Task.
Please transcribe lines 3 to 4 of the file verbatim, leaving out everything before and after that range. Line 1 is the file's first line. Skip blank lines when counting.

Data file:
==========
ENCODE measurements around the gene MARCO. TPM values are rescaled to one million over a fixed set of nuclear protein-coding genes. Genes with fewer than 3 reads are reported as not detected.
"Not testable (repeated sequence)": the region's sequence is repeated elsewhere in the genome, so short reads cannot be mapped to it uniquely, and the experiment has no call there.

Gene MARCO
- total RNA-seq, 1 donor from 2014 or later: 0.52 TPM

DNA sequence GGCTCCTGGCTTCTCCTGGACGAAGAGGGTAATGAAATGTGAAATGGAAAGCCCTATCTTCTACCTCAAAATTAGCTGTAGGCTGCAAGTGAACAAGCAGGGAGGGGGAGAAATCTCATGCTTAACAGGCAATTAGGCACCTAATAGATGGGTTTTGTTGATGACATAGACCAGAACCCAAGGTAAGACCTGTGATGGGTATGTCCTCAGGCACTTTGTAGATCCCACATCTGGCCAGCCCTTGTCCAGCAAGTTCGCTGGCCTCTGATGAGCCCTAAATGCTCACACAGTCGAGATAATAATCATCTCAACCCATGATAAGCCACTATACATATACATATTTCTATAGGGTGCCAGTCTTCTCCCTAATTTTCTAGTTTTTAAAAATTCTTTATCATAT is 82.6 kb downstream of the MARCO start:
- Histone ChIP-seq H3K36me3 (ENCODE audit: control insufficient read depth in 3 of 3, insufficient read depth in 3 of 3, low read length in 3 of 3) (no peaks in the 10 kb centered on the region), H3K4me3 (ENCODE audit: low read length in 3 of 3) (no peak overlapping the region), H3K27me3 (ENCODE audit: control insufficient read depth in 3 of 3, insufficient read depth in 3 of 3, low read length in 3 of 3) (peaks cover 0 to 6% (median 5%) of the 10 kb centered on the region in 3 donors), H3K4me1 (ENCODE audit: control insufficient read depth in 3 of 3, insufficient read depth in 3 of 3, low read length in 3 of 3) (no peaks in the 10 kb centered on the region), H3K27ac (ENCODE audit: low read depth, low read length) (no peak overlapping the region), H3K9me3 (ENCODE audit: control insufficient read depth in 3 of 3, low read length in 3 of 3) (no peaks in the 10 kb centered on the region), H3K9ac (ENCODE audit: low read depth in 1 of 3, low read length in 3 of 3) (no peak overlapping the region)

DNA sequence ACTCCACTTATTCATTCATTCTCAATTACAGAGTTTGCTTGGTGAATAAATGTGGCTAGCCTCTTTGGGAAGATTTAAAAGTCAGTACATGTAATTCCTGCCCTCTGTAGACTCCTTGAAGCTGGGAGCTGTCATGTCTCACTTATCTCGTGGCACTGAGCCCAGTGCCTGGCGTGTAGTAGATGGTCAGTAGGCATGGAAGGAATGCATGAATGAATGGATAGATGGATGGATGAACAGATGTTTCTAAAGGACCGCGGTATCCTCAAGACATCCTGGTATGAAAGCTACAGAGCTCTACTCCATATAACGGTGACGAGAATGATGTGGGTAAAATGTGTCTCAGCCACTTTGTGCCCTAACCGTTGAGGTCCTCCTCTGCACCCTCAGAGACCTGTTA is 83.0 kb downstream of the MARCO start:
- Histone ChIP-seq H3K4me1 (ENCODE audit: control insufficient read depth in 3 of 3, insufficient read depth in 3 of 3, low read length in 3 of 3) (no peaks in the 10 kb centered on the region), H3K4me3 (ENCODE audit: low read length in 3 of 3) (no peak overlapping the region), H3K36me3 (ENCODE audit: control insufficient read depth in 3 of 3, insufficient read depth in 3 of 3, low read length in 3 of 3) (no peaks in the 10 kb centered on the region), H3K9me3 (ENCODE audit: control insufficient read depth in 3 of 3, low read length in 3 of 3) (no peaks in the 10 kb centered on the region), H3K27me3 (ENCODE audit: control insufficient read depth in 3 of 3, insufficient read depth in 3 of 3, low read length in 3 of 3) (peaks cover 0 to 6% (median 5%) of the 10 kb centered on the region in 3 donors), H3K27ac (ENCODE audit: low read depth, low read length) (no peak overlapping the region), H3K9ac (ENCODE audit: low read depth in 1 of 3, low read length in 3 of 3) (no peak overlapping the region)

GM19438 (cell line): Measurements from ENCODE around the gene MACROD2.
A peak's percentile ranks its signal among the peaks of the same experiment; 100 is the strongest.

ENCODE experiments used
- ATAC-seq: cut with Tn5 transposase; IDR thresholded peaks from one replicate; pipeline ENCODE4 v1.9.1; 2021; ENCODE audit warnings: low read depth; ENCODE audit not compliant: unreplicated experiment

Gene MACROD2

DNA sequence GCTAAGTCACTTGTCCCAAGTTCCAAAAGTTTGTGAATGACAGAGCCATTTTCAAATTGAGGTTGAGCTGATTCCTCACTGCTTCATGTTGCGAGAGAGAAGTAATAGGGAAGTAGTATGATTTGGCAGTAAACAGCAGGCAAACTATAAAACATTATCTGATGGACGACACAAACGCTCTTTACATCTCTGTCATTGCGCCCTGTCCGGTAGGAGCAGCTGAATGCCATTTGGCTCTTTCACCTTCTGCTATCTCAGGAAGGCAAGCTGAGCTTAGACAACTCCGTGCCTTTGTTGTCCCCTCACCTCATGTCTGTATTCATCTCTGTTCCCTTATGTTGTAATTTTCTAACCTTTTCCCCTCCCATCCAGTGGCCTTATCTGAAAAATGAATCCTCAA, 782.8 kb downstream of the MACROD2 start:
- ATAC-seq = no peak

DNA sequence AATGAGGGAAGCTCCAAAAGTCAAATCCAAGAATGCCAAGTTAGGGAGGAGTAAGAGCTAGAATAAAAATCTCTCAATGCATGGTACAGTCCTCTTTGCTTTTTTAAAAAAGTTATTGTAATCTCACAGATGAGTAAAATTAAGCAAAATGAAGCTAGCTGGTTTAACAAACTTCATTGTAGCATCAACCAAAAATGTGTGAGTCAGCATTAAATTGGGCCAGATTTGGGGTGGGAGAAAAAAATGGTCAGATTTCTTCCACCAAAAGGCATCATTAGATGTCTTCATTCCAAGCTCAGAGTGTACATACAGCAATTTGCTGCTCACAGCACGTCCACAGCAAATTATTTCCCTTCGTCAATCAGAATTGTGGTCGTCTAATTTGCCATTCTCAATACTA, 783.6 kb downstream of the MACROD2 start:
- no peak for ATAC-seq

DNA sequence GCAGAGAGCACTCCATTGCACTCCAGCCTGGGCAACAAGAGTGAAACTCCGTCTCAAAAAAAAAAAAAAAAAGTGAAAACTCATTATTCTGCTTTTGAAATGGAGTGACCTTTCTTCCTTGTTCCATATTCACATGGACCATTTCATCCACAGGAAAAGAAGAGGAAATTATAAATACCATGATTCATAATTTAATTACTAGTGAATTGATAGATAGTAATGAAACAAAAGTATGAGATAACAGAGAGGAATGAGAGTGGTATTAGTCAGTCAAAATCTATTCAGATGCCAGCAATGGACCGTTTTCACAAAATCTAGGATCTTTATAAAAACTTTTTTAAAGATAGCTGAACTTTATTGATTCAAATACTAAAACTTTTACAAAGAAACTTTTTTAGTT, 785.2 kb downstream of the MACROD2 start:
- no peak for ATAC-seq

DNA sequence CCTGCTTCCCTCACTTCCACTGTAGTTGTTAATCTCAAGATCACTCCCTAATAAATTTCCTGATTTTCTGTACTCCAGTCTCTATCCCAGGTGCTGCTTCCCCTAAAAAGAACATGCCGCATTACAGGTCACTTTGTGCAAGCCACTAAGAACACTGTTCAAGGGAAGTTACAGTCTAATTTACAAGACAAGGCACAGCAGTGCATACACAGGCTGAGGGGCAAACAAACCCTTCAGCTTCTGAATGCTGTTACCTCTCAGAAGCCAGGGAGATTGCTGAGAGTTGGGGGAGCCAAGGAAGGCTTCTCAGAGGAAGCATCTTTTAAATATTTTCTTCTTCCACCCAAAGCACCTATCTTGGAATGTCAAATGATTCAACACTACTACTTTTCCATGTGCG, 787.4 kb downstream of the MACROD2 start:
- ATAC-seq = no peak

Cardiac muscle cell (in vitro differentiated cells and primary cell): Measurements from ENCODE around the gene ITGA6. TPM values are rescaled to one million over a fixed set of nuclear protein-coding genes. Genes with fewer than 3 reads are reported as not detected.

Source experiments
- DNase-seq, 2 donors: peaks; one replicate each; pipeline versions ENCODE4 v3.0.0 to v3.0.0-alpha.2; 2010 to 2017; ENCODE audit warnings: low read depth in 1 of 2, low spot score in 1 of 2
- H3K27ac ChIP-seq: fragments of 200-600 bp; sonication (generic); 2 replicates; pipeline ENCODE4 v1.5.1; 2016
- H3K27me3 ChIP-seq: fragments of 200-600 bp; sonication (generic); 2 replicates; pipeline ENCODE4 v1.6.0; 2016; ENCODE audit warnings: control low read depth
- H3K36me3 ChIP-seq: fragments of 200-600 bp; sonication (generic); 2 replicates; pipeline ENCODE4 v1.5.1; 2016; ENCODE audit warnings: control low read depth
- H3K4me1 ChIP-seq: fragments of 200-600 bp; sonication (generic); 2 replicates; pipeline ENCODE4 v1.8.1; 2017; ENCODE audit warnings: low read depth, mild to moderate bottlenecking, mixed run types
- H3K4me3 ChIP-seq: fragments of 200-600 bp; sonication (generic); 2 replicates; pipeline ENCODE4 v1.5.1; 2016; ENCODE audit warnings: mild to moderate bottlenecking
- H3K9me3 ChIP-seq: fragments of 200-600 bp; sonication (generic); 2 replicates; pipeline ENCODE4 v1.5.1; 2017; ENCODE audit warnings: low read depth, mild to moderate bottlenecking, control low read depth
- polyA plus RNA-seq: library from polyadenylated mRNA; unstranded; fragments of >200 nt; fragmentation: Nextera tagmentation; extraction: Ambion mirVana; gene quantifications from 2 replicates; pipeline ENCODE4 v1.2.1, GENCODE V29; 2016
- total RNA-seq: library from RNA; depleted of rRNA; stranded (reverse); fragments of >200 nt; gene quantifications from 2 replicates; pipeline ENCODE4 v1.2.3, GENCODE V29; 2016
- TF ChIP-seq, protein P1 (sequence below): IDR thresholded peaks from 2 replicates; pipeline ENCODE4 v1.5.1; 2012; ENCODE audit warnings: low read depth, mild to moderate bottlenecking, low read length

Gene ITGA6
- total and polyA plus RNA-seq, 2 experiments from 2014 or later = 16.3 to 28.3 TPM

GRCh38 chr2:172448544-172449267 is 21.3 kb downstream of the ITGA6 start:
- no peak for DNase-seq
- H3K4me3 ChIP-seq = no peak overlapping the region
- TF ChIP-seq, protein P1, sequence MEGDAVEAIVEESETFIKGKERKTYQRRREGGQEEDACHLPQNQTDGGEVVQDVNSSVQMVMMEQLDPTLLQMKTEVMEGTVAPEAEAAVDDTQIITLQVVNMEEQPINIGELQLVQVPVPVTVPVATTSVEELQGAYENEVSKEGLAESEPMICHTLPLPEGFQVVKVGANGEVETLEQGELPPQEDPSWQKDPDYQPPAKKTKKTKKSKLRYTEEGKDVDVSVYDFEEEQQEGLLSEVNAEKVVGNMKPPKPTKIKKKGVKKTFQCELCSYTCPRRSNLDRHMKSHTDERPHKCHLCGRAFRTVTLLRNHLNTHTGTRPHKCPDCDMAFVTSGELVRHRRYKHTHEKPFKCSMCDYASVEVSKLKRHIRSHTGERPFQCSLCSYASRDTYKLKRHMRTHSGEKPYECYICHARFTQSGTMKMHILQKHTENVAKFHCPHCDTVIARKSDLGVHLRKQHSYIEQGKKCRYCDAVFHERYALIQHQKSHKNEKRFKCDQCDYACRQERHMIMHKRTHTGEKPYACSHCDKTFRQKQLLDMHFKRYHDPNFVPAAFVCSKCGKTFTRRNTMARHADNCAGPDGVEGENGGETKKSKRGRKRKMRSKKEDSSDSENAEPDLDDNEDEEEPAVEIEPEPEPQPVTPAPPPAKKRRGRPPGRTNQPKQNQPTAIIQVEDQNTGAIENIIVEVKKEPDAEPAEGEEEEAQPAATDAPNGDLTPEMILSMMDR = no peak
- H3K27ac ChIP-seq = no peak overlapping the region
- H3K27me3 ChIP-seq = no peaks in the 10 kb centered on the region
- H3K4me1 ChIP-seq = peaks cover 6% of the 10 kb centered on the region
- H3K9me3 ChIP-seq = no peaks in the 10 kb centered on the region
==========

Gene MARCO
- total RNA-seq, 1 donor from 2014 or later: 0.52 TPM